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How to… differentiate food logos

04 March 2011
How to… differentiate food logos

Logo fatigue" is a phrase that sums up how many chefs and caterers feel about food badges. The Red Tractor, Freedom Food, Leaf and Organic marks are the most common on food products in supermarkets and becoming more prevalent in food service. But what do they really mean, and how can they help your business?

Most caterers and chefs feel they should be "doing good things with food" driven by consumer and client expectations relating to farm-assured, higher animal welfare standards and provenance of local or regional food - not forgetting the drive for improved food safety, sustainability criteria and higher environmental standards.

But if you ask caterers and chefs, there are wildly different opinions about what counts as sustainable.

For farmers, it means a method of food production that is socially, economically and environmentally sustainable - with all three components intrinsically linked. Championing methods of production that address these needs will show your customers you understand and are doing something about these issues.

"Farm-assured" is another well-used description, but what does it mean? It is an independent verification of good farm practices, often above the standards that are required legally, relating to food safety, environmental protection and animal welfare. It's a reassurance of safe food and good farming practices and forms the basis for most other quality marks.

Lorna HegenbarthNFU food chain adviserlorna.hegenbarth@nfu.org.uk

LOGO BREAKDOWN

red tractor logo
red tractor logo
Red Tractor is administered by Assured Food Standards, an independent not-for-profit scheme. It guarantees the product is farm-assured and that each stage of the supply chain after the farm gate is also assured. It covers all aspects, from the feed that the farmer uses to the abattoir, the processor, the wholesaler and the caterer.

It means that the food is traceable, and when the logo is displayed with the Union Jack flag it demonstrates 100% British origin. This has encouraged an increasing number of food service operators to become licensed to use and display the Red Tractor.

This assurance scheme has been selected to form the benchmark food-procurement standard for the Olympic Games.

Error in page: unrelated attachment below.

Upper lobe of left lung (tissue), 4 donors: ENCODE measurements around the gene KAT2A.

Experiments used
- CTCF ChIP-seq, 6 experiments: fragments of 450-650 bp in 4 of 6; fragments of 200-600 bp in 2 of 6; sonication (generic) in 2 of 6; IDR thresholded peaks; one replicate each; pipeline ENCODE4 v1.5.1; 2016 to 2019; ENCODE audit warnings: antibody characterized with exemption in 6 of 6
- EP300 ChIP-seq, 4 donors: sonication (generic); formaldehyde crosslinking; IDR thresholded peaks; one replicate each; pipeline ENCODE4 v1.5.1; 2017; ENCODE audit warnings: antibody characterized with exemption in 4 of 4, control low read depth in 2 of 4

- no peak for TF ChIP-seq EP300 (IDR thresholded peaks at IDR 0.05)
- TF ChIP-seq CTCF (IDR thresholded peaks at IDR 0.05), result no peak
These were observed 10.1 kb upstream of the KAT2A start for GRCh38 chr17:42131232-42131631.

www.redtractor.org.uk/standards

Freedom Food logo
Freedom Food logo
Freedom Food is the only farm-assurance scheme dedicated to farm animal welfare. The scheme is backed by the RSPCA and is non-profit-making and independent from the food and farming industries.

It certifies livestock producers, hauliers and abattoirs against a set of RSPCA welfare standards for all the main species farmed for food and covers free-range and some indoor systems - wherever the welfare standards can be met.

Freedom Food can come from any producer in Europe that meets the required standards. However, the vast majority of producers are British. Freedom Food has a growing presence in food service as well as with retailers.

www.rspca.org.uk/freedomfood

Leaf logo
Leaf logo
LEAF Marque standards are additional to, and sit above, the environmental aspects of Red Tractor assurance. Where Freedom Food could be classed as Red Tractor standards plus higher animal welfare, the Leaf Marque could be classed as Red Tractor standards plus higher environmental considerations.

Leaf is involved with food service, promoting the LEAF Marque to caterers and working in schools. LEAF members go into schools and arrange school visits to farms.

Again, LEAF Marque food can come from any producer in any country that meets the required standards. However, the majority of producers are British.

www.leafuk.org/leaf/home.eb

Organic Soil Association logo
Organic Soil Association logo
Organic food is that from a low-input production system, which typically relies on biologically active soils, avoids the use of pesticides and prohibits GM ingredients. All producers and processors are subject to regulation and must display the EU organic logo.

www.soilassociation.org

Organic farmers logo
Organic farmers logo
To use the term organic, products must go through stringent inspections by licensed certification bodies - for example, the Soil Association and Organic Farmers & Growers. Organic food labels must also display who certified it and where it was further processed - for example, "GB-ORG-02".

Certification bodies will visit farmers and processors annually to ensure they are abiding by EU and the certification bodies' standards.

www.organicfarmers.org.uk

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